Break out your grandma’s turntable, take a trip to the record store and spin a magic tune, because vinyl is back. According to a Rolling Stone article, vinyl is on track to outsell CDs for the first time since 1986.

Vinyls are still nowhere near streaming services, which accounted for 62 percent of the music industry revenue, compared to their four percent. But hey, it’s still exciting.

Greg Sutherland, a manager at House of Records in Eugene, said that this rise in vinyl popularity isn’t new.

“Records have been growing in popularity for the last 10 years,” Sutherland said. “It’s been a pretty steady incline.”


Statista reported that vinyl sales have shot up from 900,000 in 2006 to 16.8 million in 2018, showing just how close to the brink of death vinyls were, and how drastic of a comeback they have made.

Sutherland talked about his memories of how unsure the future of vinyls and record stores were at one point, and how much of an impact it had on local record stores across the country.

“In 1999, when mp3 players started coming out, record stores everywhere were going out of business,” he said.

1999 wasn’t the first time “brick-and-mortar” music stores were under threat though, according to this CNN article published on May 2, 1999 (check that link out for a blast from the past).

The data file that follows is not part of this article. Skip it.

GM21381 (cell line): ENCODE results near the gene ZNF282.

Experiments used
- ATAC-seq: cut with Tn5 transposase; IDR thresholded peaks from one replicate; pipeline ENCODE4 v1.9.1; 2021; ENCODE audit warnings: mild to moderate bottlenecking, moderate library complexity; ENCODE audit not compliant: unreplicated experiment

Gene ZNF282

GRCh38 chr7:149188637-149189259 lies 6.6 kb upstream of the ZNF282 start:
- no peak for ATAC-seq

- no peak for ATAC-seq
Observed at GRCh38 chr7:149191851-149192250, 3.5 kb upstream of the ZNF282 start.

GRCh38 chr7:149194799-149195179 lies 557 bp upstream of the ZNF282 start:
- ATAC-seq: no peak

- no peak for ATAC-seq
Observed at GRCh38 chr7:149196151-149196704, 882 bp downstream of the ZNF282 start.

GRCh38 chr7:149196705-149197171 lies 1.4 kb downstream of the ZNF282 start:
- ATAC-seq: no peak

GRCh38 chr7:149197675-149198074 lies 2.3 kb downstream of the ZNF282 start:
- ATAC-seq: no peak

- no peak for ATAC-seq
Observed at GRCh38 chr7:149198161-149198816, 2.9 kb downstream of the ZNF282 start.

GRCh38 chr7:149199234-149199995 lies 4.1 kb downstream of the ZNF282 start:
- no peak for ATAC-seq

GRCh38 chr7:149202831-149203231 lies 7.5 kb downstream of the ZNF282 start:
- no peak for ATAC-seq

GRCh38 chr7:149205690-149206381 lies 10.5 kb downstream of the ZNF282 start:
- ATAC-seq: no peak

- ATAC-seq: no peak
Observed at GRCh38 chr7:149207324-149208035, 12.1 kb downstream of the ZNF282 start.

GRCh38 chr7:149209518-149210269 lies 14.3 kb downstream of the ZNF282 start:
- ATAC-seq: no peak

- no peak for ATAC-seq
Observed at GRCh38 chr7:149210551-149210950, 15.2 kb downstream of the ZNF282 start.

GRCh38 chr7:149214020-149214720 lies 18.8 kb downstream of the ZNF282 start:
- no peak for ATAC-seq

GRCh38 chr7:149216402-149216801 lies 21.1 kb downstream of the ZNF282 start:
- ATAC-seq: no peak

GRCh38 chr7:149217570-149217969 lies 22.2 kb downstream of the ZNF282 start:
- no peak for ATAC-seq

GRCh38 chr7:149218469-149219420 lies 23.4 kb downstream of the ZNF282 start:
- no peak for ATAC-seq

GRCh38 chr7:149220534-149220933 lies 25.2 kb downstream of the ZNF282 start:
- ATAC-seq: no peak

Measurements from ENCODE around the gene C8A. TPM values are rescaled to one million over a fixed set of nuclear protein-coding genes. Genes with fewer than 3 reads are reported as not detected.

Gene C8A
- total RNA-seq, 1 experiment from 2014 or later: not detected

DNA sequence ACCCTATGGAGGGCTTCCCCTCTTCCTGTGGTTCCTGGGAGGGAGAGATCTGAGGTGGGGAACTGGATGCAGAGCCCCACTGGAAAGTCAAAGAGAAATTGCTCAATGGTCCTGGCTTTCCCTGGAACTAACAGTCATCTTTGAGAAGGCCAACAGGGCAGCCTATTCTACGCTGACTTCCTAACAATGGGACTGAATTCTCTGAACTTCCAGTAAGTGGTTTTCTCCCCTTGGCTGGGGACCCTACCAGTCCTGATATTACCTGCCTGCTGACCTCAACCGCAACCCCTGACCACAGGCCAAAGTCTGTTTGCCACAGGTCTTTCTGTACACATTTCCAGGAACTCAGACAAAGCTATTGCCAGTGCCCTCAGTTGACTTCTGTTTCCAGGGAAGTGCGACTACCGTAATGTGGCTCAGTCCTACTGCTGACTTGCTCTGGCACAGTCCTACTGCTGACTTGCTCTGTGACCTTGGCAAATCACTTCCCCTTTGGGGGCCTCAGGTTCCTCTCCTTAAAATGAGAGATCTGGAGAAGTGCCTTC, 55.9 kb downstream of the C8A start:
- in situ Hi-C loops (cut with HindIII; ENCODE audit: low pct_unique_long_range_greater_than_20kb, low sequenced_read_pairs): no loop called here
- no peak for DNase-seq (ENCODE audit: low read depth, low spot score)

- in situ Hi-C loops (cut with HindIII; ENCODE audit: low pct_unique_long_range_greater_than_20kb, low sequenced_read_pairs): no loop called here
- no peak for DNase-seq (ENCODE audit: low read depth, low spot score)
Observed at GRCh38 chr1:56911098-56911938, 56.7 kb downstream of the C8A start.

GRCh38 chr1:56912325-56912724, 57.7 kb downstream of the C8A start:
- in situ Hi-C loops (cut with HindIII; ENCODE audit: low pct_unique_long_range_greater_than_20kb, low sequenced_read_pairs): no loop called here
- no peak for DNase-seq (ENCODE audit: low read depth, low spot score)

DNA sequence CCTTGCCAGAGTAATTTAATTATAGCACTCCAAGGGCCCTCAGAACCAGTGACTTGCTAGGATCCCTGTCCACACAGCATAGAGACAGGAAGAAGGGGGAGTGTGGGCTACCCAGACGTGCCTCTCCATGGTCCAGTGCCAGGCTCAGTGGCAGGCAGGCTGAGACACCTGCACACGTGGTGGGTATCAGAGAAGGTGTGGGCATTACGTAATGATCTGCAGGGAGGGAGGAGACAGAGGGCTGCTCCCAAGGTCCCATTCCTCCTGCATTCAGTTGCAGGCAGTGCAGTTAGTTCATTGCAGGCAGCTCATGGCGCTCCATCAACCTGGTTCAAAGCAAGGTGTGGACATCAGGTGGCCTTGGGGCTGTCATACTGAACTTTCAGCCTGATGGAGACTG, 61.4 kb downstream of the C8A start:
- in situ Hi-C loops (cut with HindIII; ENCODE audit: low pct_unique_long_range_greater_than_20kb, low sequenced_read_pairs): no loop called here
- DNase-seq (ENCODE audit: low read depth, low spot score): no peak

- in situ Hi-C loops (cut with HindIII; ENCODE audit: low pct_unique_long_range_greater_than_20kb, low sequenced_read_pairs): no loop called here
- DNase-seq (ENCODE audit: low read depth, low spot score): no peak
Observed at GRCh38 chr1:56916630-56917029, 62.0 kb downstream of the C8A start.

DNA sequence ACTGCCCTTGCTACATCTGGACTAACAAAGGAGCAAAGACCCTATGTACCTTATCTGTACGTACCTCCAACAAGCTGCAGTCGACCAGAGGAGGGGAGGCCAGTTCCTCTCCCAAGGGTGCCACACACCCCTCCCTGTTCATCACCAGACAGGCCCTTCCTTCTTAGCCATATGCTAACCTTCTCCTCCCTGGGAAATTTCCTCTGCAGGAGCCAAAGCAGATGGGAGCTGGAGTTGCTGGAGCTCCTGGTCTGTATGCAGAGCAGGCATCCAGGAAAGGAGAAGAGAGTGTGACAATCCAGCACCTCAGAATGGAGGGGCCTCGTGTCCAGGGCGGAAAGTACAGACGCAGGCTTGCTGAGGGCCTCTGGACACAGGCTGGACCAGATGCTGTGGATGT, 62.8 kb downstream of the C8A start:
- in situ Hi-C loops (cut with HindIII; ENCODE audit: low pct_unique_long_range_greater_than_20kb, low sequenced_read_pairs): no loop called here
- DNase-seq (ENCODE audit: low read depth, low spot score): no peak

But somehow, record stores always find a way to stay in business, and Sutherland said that a big part of that was thanks to the younger people who still frequent his store as customers to try to capture a feeling from the past that they were never a part.

Despite the cost of vinyl compared to streaming music on Spotify, broke college students everywhere still manage to scrounge up a little extra money for a trip to the record store, and Sutherland thinks he knows why they’re willing to pay a little extra.

“The idea of taking a needle and putting it onto the record player is so interactive and almost romantic,” he said. “A lot of younger people have probably never had that experience of picking up the record and flipping it to side two.”

Sutherland also said that CD players and other digital music devices create their sound through numbers, which just can’t match the richness of a turntable.


“The sound of a record is just different,” he said. “It’s fuller, warmer and louder. Digital sound compresses things, and it just isn’t the same.”

Vinyl isn’t just for Rock and Roll classics ‒ plenty of new music comes out on vinyl as well. In 2019, Billie Eilish’s “When we all fall asleep where do we go” album was one of the top-selling vinyl albums of the year, and in recent years, plenty of newer rap albums such as “Astroworld” and “KOD” have been extremely popular.

A local band from Portland, The Macks, also just released their new album “Yup,” and the only physical form it was released was vinyl.

While it’s impossible to say whether record stores will stick around forever, they’ve certainly survived ups and downs before, and music lovers everywhere are happy to see the LP come back into style.

“There were times when everyone thought records might die,” Southerland said. “But people had other ideas.”